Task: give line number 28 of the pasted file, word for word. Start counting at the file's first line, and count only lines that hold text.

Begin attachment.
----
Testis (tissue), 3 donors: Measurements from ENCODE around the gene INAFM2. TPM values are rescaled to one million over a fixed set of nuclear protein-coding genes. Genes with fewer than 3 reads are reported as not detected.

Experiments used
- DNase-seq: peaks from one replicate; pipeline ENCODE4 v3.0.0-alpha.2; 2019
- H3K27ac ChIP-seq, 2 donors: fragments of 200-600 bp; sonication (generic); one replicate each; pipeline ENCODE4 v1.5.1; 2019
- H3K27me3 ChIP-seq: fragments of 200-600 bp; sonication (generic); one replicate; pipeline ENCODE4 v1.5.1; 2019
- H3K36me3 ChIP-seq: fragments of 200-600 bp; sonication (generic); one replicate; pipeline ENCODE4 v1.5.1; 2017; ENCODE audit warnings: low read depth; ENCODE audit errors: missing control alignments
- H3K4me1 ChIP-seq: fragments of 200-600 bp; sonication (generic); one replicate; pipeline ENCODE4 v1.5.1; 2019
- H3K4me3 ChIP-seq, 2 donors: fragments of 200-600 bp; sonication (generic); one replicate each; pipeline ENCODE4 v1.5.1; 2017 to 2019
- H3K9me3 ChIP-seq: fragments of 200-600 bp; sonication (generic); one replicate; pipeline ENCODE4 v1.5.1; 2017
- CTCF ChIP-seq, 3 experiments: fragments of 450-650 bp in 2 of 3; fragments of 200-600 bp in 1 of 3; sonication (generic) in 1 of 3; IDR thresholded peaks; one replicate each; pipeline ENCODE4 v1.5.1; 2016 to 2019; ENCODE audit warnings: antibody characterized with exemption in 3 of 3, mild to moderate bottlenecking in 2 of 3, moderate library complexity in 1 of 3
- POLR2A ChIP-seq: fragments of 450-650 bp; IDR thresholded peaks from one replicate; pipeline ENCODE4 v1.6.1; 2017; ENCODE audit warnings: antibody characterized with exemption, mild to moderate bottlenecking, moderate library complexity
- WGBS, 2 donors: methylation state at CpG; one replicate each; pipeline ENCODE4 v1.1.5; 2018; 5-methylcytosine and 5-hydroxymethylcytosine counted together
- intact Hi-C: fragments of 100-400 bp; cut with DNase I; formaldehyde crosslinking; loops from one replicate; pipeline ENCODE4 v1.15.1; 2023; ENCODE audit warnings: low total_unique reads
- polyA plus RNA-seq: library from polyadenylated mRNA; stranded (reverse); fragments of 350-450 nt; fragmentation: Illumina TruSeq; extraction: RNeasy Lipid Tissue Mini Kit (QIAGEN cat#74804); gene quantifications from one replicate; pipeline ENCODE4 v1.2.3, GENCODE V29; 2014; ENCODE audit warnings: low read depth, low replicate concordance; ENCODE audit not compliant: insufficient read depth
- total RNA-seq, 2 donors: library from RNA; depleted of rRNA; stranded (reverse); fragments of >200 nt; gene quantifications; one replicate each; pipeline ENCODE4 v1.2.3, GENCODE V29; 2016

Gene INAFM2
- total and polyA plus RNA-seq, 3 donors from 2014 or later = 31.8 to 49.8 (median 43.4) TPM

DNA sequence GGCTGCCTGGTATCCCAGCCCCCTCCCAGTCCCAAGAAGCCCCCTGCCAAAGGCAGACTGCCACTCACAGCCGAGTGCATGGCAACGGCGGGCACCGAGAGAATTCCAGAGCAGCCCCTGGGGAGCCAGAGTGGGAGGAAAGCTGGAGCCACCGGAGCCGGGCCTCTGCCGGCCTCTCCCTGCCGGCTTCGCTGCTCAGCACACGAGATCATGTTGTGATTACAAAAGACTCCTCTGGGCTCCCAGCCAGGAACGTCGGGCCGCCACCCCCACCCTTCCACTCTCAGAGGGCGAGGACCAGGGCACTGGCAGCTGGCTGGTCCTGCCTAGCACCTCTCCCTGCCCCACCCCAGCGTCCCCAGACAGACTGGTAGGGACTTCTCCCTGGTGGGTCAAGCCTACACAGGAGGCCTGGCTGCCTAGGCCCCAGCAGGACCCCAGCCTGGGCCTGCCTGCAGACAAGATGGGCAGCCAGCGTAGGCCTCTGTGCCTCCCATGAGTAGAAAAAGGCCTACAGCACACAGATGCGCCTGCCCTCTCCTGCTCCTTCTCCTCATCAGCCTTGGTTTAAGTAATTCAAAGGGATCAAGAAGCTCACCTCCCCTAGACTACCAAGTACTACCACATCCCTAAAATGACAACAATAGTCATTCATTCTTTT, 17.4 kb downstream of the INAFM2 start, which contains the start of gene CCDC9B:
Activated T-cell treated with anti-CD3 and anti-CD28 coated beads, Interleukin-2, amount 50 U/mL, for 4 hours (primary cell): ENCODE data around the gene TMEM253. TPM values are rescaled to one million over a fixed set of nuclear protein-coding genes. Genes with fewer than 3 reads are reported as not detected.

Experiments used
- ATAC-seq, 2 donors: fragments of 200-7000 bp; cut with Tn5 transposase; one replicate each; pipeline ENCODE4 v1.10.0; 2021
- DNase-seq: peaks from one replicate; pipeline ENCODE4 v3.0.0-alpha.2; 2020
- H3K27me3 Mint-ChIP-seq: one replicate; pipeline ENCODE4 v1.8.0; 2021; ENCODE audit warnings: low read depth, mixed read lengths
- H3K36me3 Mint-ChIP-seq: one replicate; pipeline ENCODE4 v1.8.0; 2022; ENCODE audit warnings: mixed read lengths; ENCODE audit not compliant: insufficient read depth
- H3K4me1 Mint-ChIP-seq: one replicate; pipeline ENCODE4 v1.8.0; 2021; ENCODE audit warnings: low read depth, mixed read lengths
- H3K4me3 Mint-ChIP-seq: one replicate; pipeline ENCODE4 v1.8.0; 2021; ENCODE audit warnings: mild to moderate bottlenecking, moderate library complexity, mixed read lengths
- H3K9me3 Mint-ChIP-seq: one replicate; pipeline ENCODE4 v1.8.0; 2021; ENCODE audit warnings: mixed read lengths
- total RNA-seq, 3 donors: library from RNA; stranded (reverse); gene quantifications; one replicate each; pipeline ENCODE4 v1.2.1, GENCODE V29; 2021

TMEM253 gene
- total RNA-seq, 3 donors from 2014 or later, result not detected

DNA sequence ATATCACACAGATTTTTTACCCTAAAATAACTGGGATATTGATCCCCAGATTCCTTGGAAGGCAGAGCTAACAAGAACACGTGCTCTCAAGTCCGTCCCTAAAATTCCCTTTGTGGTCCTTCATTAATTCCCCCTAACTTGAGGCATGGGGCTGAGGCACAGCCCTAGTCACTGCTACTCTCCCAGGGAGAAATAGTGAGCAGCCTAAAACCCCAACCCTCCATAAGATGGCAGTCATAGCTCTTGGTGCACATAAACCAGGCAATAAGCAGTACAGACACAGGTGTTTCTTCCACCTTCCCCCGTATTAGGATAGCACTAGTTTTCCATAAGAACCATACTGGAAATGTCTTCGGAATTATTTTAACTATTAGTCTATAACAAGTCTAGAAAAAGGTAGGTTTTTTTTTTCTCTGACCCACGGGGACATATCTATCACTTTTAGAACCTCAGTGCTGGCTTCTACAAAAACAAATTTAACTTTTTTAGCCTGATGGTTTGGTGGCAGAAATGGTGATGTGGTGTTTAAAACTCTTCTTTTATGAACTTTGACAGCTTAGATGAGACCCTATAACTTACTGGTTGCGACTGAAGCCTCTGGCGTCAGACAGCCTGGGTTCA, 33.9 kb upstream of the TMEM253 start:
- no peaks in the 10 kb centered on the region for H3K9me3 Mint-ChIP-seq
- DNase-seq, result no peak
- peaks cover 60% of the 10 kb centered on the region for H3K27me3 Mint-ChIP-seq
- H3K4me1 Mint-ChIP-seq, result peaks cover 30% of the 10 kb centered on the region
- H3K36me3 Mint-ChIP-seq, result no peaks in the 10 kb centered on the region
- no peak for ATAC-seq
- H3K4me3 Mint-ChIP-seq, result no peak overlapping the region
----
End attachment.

- total RNA-seq, 3 donors: library from RNA; stranded (reverse); gene quantifications; one replicate each; pipeline ENCODE4 v1.2.1, GENCODE V29; 2021